It’s no exaggeration to say that Trump’s response has been so inept, and so criminal, that he has a huge amount of blood on his hands.

Twenty million–plus Americans didn’t lose their jobs in March and April because of immigrants. That’s perhaps the most preposterous, malicious thing that this preposterous, malicious man has ever said or implied.

Last year, roughly 1 million immigrants received green cards, a few tens of thousands of refugees were admitted, and a few tens of thousands of asylum-seekers had their cases resolved favorably. That may seem like a lot of immigrants, but even if one accepts the false argument that each one has cost an American his or her job instead of cumulatively helping to grow the economy, it doesn’t begin to explain why we have now surged into an era of double-digit unemployment.

Immigrants work in health care, as entrepreneurs, taxi drivers, restaurant cooks, schoolteachers, and so on. During good times, they are an absolutely essential part of the country’s economy, and during bad times, they are at least as likely as anyone else to suffer. Immigrants have seen their employment and earnings dry up in the last couple of months—and because of Trump’s anti-immigrant animus, they are ineligible for stimulus checks.

But in Trumpland, where the buck stops anywhere but the Oval Office, the inability to craft a European-style wage-subsidy program so that companies wouldn’t lay off workers en masse has resulted in the biggest economic crisis since the Great Depression. By ordering an end to practically all immigration, Trump is distracting the public from his own culpability.

This response, which is contemptuous of the long-established role of Congress in shaping immigration policy, will devastate families, many of whom have waited years for relatives to join them in the United States. It will shatter economic renewal efforts, depriving the country of much-needed talent and entrepreneurial and scientific drive. If it includes students, it could bankrupt a large number of higher education institutions, many of which increasingly rely on the full-tuition fees paid by overseas students to keep their operations going.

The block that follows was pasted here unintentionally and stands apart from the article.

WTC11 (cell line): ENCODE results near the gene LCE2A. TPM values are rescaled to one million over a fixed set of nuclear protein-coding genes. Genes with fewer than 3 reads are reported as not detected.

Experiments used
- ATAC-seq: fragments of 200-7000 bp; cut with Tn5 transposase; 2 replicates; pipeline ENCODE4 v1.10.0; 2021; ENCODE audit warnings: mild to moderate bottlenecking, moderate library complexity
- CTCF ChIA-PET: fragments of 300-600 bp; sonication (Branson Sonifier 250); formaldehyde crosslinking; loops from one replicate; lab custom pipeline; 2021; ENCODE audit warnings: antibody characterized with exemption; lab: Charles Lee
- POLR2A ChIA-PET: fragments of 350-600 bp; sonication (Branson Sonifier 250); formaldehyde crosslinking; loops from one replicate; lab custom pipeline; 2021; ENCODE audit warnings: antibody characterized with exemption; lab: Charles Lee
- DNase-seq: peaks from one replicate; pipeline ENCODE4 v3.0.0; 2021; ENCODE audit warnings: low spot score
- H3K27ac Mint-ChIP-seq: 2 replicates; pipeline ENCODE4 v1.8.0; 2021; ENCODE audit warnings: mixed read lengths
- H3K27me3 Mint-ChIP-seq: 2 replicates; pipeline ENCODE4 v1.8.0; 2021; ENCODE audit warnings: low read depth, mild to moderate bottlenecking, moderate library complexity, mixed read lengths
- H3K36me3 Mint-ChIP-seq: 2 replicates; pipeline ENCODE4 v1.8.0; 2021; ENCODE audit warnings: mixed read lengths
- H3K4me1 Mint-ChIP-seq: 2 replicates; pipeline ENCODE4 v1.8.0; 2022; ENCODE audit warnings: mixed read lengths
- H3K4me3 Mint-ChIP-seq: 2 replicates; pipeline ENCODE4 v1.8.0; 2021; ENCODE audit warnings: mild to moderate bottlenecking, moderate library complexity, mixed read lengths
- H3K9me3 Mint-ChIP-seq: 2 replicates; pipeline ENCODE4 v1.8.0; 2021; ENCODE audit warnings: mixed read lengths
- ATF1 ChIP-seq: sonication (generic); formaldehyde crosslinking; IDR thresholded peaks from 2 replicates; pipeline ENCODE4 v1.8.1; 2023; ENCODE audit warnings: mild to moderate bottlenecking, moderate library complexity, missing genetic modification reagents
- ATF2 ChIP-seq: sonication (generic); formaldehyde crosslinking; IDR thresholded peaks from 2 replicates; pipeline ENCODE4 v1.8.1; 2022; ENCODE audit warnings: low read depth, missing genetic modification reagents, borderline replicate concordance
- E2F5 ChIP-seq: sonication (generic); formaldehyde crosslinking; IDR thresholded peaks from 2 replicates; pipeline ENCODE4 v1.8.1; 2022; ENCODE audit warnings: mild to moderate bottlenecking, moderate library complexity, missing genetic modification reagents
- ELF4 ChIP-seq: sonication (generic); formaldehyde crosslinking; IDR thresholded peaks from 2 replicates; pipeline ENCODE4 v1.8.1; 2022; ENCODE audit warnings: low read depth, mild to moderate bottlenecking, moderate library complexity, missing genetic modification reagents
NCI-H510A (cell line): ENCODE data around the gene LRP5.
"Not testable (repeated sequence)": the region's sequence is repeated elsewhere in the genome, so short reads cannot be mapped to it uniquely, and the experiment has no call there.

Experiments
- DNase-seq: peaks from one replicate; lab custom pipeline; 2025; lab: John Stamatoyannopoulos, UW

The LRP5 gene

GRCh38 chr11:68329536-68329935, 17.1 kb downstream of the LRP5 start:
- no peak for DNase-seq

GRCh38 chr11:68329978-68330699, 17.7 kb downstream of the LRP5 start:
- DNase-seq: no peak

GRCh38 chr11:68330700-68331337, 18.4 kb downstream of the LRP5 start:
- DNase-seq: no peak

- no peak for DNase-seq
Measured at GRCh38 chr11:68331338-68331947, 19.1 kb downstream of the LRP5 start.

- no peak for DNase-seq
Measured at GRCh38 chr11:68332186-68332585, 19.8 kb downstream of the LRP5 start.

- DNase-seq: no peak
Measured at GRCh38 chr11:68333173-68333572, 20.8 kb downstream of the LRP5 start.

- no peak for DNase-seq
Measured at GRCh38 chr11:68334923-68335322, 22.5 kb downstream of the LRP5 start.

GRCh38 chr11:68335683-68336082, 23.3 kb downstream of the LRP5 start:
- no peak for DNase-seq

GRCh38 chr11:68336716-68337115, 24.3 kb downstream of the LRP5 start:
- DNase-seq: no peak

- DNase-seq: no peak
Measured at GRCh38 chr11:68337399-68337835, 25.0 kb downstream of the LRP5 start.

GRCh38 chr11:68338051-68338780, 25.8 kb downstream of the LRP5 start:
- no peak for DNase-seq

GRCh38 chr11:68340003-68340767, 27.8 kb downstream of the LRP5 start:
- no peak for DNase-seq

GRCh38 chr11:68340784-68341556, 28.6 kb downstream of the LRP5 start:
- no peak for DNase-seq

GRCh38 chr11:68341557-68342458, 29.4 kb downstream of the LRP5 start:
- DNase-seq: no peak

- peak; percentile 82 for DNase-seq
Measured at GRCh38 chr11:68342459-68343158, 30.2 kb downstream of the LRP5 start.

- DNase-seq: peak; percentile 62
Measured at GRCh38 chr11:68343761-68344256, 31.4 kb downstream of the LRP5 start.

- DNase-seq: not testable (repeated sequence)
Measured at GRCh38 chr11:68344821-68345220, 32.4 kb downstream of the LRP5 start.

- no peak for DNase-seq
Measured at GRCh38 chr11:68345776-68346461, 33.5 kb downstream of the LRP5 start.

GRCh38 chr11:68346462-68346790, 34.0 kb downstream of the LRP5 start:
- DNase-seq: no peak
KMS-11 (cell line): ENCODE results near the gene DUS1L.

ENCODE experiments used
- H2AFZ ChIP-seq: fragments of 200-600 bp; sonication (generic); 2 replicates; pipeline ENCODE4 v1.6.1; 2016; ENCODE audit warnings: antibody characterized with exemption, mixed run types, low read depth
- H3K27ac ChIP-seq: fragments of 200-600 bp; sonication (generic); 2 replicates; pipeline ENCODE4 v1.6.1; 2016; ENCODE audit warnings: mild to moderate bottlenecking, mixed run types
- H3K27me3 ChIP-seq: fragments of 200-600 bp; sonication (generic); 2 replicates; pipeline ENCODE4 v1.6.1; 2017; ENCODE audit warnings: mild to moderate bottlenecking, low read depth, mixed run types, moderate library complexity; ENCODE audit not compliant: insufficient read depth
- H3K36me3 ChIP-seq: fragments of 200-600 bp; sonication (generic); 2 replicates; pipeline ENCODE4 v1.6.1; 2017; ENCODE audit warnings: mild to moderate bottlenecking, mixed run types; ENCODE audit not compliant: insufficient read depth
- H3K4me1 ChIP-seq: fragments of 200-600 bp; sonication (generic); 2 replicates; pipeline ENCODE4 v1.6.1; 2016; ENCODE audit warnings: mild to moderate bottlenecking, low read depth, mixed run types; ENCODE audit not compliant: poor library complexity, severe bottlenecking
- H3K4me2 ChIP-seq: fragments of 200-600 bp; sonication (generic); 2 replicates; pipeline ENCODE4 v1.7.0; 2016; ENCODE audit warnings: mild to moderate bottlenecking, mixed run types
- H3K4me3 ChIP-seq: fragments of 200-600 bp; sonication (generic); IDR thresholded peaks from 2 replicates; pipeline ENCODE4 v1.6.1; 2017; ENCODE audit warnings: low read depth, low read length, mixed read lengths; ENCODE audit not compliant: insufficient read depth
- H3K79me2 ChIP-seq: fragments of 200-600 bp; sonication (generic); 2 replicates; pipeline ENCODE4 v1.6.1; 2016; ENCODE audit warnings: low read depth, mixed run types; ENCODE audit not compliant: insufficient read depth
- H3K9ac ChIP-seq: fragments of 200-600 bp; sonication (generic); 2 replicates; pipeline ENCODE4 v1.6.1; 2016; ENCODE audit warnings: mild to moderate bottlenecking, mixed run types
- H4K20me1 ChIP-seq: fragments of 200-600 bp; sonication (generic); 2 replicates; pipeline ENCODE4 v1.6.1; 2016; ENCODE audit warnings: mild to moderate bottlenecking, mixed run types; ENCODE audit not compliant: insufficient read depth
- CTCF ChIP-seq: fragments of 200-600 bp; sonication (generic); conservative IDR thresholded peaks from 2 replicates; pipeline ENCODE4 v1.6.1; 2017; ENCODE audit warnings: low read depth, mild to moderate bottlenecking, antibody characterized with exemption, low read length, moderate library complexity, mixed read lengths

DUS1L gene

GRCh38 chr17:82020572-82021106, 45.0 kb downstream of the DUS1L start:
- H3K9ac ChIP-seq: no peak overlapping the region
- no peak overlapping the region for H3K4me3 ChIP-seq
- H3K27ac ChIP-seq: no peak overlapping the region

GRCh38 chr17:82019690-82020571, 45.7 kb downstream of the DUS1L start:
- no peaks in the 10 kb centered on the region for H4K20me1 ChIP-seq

Trump is crossing a particularly awful nationalist Rubicon. Having already alienated key allies by withdrawing from the Paris climate accords and the Iran nuclear deal, his response to the Covid-19 pandemic could be the last straw. Why should Germany or France, or any other liberal democracy, give the time of day to an “ally” that defunds the World Health Organization in the middle of the worst pandemic in a century; that commits what the German interior minister called “modern piracy” in seizing personal protective equipment paid for, and slated to be shipped to, other countries; whose president undermines globally accepted public health advice by urging citizens to ignore stay-in-place orders, lies about miracle cures that don’t work, and shreds by decree decades of US immigration law? This isn’t the stuff of democracy; it’s the rule-by-whim of a tyrant.

That’s the Signal. Cry, the beloved country.